spoke of the position of Chaplain-General of the Forces as “of more importance than an ordinary Bishopric.” While many people could not bring themselves to agree with the Canon's remarkable description of Bishops as “great overgrown, over-worked clerks,” his view about the Chaplain-General must have been pretty generally shared. At all events, there have been two occasions, at least, on which Bishops have been translated to the office—Bishop Claughton, on the nomination of Lord Cranbrook, and Bishop John Taylor Smith, who quite recently relinquished his cure of souls in Sierra Leone and the Canary Islands in order to preside over the Army Chaplains' Department.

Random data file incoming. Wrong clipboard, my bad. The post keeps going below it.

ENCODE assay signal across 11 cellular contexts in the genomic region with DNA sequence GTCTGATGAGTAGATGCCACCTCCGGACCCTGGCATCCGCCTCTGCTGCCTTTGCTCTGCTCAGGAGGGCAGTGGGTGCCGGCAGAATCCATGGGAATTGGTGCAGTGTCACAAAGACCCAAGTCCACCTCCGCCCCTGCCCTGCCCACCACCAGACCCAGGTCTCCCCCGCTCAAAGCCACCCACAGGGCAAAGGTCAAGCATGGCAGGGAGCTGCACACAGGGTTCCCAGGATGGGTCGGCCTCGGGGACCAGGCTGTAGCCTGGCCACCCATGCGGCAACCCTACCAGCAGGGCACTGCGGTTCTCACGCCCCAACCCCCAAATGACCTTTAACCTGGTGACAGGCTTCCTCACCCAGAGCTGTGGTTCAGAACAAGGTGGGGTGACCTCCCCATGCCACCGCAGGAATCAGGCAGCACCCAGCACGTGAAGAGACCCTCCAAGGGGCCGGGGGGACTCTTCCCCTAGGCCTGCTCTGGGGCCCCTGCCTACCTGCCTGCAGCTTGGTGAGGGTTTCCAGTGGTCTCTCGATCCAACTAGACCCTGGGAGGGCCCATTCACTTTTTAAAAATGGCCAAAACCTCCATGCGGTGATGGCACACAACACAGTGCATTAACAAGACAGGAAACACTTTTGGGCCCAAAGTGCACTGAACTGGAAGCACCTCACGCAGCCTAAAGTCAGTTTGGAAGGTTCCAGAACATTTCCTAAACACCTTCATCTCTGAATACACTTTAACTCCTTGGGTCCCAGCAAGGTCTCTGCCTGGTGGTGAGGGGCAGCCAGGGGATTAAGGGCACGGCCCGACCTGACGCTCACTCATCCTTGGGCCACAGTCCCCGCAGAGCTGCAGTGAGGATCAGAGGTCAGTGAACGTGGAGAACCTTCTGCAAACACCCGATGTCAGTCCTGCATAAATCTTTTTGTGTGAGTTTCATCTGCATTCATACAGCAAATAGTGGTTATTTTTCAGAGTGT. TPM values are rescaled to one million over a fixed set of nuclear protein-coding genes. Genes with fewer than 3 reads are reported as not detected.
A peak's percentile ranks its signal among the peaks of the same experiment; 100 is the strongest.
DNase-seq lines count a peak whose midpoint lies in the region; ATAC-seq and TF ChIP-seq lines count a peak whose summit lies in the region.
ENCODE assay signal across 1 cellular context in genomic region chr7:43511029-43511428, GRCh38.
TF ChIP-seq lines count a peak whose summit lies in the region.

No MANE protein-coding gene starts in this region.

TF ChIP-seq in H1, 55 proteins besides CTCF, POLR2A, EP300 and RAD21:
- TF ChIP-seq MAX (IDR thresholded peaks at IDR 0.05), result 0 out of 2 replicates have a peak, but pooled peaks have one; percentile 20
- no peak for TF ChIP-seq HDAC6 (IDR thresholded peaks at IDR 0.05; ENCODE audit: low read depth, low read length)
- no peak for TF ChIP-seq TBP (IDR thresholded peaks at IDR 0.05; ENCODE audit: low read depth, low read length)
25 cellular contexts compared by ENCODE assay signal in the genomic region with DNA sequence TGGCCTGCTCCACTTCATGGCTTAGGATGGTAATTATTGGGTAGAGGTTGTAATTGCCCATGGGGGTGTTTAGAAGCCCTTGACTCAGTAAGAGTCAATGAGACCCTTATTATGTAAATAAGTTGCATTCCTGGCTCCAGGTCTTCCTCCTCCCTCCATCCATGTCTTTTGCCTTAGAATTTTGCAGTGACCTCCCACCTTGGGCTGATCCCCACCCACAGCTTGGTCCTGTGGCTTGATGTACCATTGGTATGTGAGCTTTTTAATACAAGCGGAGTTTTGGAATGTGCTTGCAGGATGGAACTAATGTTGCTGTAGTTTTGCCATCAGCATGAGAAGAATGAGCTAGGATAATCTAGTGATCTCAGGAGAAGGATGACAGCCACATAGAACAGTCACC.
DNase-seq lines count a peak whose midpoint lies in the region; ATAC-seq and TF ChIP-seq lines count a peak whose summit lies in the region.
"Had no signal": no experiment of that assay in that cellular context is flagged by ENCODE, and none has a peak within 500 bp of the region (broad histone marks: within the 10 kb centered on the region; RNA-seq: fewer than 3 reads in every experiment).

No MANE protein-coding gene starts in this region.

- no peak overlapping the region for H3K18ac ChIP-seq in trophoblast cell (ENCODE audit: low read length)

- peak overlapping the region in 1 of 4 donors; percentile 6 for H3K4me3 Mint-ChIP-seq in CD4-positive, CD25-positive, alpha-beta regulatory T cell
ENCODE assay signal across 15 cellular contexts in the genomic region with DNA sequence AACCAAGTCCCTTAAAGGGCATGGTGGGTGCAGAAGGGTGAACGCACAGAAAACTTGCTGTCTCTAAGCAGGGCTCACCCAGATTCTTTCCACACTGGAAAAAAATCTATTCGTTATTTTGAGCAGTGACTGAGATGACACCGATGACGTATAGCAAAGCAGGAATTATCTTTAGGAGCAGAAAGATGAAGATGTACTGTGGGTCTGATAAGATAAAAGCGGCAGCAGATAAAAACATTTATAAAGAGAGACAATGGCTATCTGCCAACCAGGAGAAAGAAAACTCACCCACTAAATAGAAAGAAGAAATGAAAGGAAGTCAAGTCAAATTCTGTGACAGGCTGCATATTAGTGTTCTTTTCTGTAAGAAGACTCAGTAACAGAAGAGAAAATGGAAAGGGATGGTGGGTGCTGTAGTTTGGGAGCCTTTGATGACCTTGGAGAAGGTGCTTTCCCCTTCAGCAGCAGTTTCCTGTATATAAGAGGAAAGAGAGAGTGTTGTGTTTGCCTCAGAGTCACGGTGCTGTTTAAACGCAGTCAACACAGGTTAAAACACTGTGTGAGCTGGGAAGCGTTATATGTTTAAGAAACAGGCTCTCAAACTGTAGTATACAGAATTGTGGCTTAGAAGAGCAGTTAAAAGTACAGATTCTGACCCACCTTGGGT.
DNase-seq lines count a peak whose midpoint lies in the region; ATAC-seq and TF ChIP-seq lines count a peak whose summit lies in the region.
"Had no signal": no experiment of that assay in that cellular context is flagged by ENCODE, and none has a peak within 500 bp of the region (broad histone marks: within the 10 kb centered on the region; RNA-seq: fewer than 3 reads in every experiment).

A generation or two back a serious effort was made by the promotion of a Bill in Parliament to give the Chaplain-General the rank and powers of a Diocesan Bishop. Like many another Bill, it went to and fro from the Commons to the Lords, suffering here amendment and there amendment, until when passed on to the world a full-blown Act of Parliament it presented but little of its former self. In fact, under it the powers of the Bishop were to be so curtailed, that it has never been deemed worth while to carry the Act into effect. The Chaplain-General has continued to be what his name implies, unless previously called to the Episcopal Bench; but among the rank and file he is always affectionately known as the “Bishop of the Army.”